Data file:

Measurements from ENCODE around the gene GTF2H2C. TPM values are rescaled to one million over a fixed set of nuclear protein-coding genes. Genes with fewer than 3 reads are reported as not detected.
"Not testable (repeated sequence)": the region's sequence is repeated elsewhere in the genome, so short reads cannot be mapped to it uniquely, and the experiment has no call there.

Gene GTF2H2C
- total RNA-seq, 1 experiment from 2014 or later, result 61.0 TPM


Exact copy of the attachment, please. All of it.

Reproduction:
Measurements from ENCODE around the gene GTF2H2C. TPM values are rescaled to one million over a fixed set of nuclear protein-coding genes. Genes with fewer than 3 reads are reported as not detected.
"Not testable (repeated sequence)": the region's sequence is repeated elsewhere in the genome, so short reads cannot be mapped to it uniquely, and the experiment has no call there.

Gene GTF2H2C
- total RNA-seq, 1 experiment from 2014 or later, result 61.0 TPM